OTTAWA — Canada's Senate passed legislation Tuesday affirming that the Trans Mountain expansion project is of general advantage to Canada, but so far the Liberal government won't say whether it will support the bill.
Bill S-245 was introduced by Alberta Independent Sen. Doug Black back in February — two months before Kinder Morgan, the company behind the pipeline, issued a May 31 ultimatum to the federal government saying it was suspending non-essential spending on the project. Kinder Morgan hoped to push Ottawa and British Columbia into giving it clarity on whether it could build in the western province.
In announcing his bill, Black said he hoped it would give the federal government "courage, conviction and will" to get the pipeline built. He noted that the bill was seconded by Sen. Richard Neufeld — appointed as a Conservative after serving as British Columbia's minister of energy, mines and petroleum resources under Liberal premier Gordon Campbell — and that it enjoyed widespread support in the red chamber.
Two amendments, introduced by Liberal Sen. Lillian Dyck, saying the bill shouldn't be seen as abrogating or derogating existing Indigenous rights and noting current legal actions by Indigenous peoples asserting they had not been properly consulted or given their required consent over the pipeline project affecting their lands, were defeated 39 to 29.
In the end, the bill passed the Senate by a vote of 54 to 15, with six senators abstaining.
"The Trans Mountain project is in the benefit of all Canadians," Black said. "If this bill passes, [it's] the federal government, and the federal government alone who regulates development of the process.... Any other jurisdiction, whether municipal or provincial, has no authority whatsoever.
"...No province is above the interests of all Canadians, and this bill ensures that."
The National Energy Board recommended the approval of the Trans Mountain pipeline in 2016, subject to 157 conditions. Prime Minister Justin Trudeau's government announced it was green-lighting the project later that year.
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But subsequent legal disputes and the formation of the NDP-Green supported government in B.C. have hampered conditions for the project.
B.C. Premier John Horgan's government announced Tuesday that it was commencing legal action in Alberta to declare unconstitutional that province's legislation, Bill 12, "Preserving Canada's Economic Prosperity Act."
Bill 12, which has received royal assent but has yet to be proclaimed, gives the Alberta government the ability to cut off its supply of natural gas, refined fuels, and crude oil. Alberta Premier Rachel Notley has not specifically outlined under what conditions she would invoke the act.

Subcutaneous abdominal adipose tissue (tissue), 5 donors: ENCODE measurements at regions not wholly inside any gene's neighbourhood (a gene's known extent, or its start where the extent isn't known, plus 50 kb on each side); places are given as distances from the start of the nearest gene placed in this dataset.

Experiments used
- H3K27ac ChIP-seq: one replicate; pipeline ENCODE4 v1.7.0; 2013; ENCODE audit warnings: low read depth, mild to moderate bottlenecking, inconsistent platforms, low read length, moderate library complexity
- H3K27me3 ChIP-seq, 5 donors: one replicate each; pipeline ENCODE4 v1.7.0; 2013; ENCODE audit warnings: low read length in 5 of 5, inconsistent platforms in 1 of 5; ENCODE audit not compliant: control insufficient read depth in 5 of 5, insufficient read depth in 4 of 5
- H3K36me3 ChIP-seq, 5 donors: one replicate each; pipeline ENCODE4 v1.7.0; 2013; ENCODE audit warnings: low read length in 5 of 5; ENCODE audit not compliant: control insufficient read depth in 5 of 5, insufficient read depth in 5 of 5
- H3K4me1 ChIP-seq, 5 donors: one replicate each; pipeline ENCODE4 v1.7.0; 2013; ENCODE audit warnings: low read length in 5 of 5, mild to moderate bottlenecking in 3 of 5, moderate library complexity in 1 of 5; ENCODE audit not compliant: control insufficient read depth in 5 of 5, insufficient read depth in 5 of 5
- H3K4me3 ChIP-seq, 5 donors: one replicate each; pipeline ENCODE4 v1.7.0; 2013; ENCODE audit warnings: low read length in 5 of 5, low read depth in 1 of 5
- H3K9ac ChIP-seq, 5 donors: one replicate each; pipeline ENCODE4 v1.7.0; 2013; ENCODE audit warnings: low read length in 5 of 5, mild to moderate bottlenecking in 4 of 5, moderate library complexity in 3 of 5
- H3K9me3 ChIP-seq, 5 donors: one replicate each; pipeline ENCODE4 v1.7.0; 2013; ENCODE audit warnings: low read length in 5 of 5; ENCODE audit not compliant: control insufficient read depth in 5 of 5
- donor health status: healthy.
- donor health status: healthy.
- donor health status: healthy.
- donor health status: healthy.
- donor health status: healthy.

The bill could cause significant disruption and irreparable harm by threatening human health and safety, the province said, and if Alberta sought to restrict shipments B.C. would seek an injunction and claim damages.
Horgan's government has also begun legal action in B.C. asking the court whether the province has the authority to regulate heavy oil shipments by issuing permits — tipping its hand on how it plans to stifle the flow of diluted bitumen.
"It's very interesting," Notley told a news conference in Edmonton Tuesday. "On one hand they don't want our oil and on the other hand they're suing us to give them our oil."
Notley said she is "reasonably confident" Canada will meet Kinder Morgan's deadline.
Back in April, in response to the ultimatum, Trudeau announced he was instructing Finance Minister Bill Morneau to initiate formal financial discussions with Kinder Morgan to remove the uncertainty hanging over the Trans Mountain project.
Last week, Morneau said Ottawa was prepared to "provide indemnity" to the pipeline's investors.
Trudeau also said, however, that his government would be "actively pursuing legislative options" to assert and reinforce the federal government's jurisdiction, "which we know we clearly have."
The federal government, however, has yet to do so.
Wednesday morning, the Liberal House leader's office was unable to say whether it would support Black's bill. Natural Resources Minister Jim Carr's office also declined to comment.
"We continue to consider all options, including legislative options," Alexandre Deslongchamps said in an email.
Black said he doesn't know whether Grit MPs will support his private member's bill but he is encouraging the Liberal government to adopt it as its own.
"That would get it done," the senator said. "That is what I hope, and I think it is more than me, I think it is what senators hope and I think it is what the majority of Canadians hope."
The government, however, said it doesn't know when Black's bill will be up for debate in the House. It could possibly be faster for the Liberals to table their own bill.
Black said he remains concerned the country's response to the pipeline project will discourage future investors from taking up shop in Canada.
"Canada is becoming a country where projects come to die," he said.